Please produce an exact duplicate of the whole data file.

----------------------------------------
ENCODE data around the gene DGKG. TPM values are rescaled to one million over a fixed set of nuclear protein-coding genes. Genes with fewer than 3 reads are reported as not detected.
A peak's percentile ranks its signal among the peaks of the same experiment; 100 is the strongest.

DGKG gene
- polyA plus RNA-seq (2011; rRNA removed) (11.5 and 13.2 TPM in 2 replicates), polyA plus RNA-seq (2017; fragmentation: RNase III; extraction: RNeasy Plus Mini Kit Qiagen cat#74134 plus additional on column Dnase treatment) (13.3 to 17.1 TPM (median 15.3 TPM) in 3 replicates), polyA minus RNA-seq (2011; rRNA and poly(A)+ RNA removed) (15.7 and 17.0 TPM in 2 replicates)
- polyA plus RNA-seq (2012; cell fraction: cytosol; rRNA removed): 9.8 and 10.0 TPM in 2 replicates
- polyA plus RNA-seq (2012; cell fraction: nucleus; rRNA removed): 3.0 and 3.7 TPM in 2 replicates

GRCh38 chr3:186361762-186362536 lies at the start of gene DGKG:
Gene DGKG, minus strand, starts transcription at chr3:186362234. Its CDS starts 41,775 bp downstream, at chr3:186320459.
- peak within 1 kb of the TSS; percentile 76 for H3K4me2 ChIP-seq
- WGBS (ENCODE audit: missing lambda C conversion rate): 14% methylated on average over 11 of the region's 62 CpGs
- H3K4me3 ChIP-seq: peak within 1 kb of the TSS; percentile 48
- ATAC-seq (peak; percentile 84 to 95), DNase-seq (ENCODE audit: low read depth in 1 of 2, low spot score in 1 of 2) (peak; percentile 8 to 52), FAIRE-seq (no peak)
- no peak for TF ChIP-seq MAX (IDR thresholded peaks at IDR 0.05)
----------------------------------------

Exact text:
ENCODE data around the gene DGKG. TPM values are rescaled to one million over a fixed set of nuclear protein-coding genes. Genes with fewer than 3 reads are reported as not detected.
A peak's percentile ranks its signal among the peaks of the same experiment; 100 is the strongest.

DGKG gene
- polyA plus RNA-seq (2011; rRNA removed) (11.5 and 13.2 TPM in 2 replicates), polyA plus RNA-seq (2017; fragmentation: RNase III; extraction: RNeasy Plus Mini Kit Qiagen cat#74134 plus additional on column Dnase treatment) (13.3 to 17.1 TPM (median 15.3 TPM) in 3 replicates), polyA minus RNA-seq (2011; rRNA and poly(A)+ RNA removed) (15.7 and 17.0 TPM in 2 replicates)
- polyA plus RNA-seq (2012; cell fraction: cytosol; rRNA removed): 9.8 and 10.0 TPM in 2 replicates
- polyA plus RNA-seq (2012; cell fraction: nucleus; rRNA removed): 3.0 and 3.7 TPM in 2 replicates

GRCh38 chr3:186361762-186362536 lies at the start of gene DGKG:
Gene DGKG, minus strand, starts transcription at chr3:186362234. Its CDS starts 41,775 bp downstream, at chr3:186320459.
- peak within 1 kb of the TSS; percentile 76 for H3K4me2 ChIP-seq
- WGBS (ENCODE audit: missing lambda C conversion rate): 14% methylated on average over 11 of the region's 62 CpGs
- H3K4me3 ChIP-seq: peak within 1 kb of the TSS; percentile 48
- ATAC-seq (peak; percentile 84 to 95), DNase-seq (ENCODE audit: low read depth in 1 of 2, low spot score in 1 of 2) (peak; percentile 8 to 52), FAIRE-seq (no peak)
- no peak for TF ChIP-seq MAX (IDR thresholded peaks at IDR 0.05)